Volume 5 of Stan Lee Presents Conan the Barbarian contains a three-page introduction by Roy Thomas. He gives a chronology of Conan publishing. What is strange is he mentions the first three Temp paperbacks published simultaneously in February 1979, not 1978. Comics.org had a key date of 5-10-1978 for volume 5. Thomas also mentions 1980 as the projected date of release of the Conan movie.
“The Dweller in the Dark,” originally in Conan the Barbarian #12 (December 1971) is scripted by Roy Thomas, penciled and inked by Barry Smith, letters by Sam Rosen.
Synopsis: Conan becomes Captain of the royal guard in the small city-state of Zahmahn as well as the lover of Queen Fatima. When the Queen catches Conan with the servant girl Yaila in a delicate situation, she leaves them in the dungeon to be devoured by the Dweller in the Dark. They manage to escape, however, and Conan throws the Queen to the monster. According to tradition, Zahmahn can only be ruled by a female sovereign, so Conan nominates Yaila as the new queen.
The story is another big monster story. Barry Smith’s art continues to grow and dazzle.
“Web of the Spider God” (Conan the Barbarian #13, Jan. 1972) is based on a plot provided by John Jakes. Jakes is one of the last living writers to have started in the pulp magazines. He became involved in sword-and-sorcery fiction in 1963 when his character, Brak, first appeared in Fantastic Stories. Jakes wrote enough Brak stories and novel in the 1960s to take part in the sword-and-sorcery boom in the wake of the Lancer Conan paperbacks. He was lucky enough to have Frank Frazetta paint two of the covers.
Roy Thomas scripted the story based on Jake’s plot.
Synopsis: The story takes place in the desert east of Ophir. Raiders beset Conan, leaving him for dead close to the Zamoran border. Conan makes his way to the city of Yezud in Zamora. He becomes involved fighting the spider god of that city. Conan finds the man of many scars who left him for dead. The city of Yezud is destroyed by an engineer at the end. This would have made a decent pulp story thirty years earlier.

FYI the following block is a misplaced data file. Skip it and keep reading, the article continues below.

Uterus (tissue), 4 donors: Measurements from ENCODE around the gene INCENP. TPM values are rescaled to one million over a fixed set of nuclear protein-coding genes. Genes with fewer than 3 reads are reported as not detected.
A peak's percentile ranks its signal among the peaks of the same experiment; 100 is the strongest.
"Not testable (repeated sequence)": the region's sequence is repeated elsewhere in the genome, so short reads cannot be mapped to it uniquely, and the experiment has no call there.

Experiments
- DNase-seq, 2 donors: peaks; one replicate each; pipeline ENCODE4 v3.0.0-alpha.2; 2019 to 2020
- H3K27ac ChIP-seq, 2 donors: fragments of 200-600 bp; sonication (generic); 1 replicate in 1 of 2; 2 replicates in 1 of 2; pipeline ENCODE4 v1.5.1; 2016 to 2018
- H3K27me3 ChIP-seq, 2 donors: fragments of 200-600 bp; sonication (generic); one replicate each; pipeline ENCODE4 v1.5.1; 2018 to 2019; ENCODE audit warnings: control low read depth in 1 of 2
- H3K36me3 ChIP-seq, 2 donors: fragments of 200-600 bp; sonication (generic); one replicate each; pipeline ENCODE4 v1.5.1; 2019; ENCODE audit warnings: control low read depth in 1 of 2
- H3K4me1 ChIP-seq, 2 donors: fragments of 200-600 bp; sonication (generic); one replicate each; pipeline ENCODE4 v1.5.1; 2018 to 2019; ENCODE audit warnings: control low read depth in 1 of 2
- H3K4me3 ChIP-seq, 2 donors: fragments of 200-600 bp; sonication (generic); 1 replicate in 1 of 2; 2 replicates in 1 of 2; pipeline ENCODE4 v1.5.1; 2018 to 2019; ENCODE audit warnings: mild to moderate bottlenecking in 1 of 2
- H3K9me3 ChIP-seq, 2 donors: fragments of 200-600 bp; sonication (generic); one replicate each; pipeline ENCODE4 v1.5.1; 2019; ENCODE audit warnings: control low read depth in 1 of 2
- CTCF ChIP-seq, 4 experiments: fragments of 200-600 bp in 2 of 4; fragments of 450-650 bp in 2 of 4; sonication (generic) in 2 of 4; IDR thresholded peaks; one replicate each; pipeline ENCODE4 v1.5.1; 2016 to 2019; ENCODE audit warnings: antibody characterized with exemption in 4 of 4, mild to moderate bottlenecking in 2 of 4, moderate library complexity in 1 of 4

“The Frost Giant’s Daughter” originally appeared Savage Tales #1 (May 1971). It was reformatted for Conan the Barbarian #16 (July 1972). Roy Thomas adapted the Robert E. Howard story. The story takes up 34 pages. There are some famous Barry Smith scenes in this version. Roy Thomas went with the de Camp chronology of having Conan return from the civilized lands instead of placing it before “Tower of the Elephant.”
You all know the story “The Frost Giant’s Daughter.” The story has gotten commentary of Conan as rapist. This is ludicrous. Atali is a supernatural creature who lures men to their deaths. Her beauty is no doubt a mirage, glamour to attract victims for her brothers and father, Ymir the Frost Giant. The proper way to deal with Atali was put a wooden stake through her chest. The suggestion of rape is moralizing without figuring out what is front of the reader.
Notable with Vol 5 is the large amount of white margins. The mass market paperback just was not a good size to reformat the typical comic book.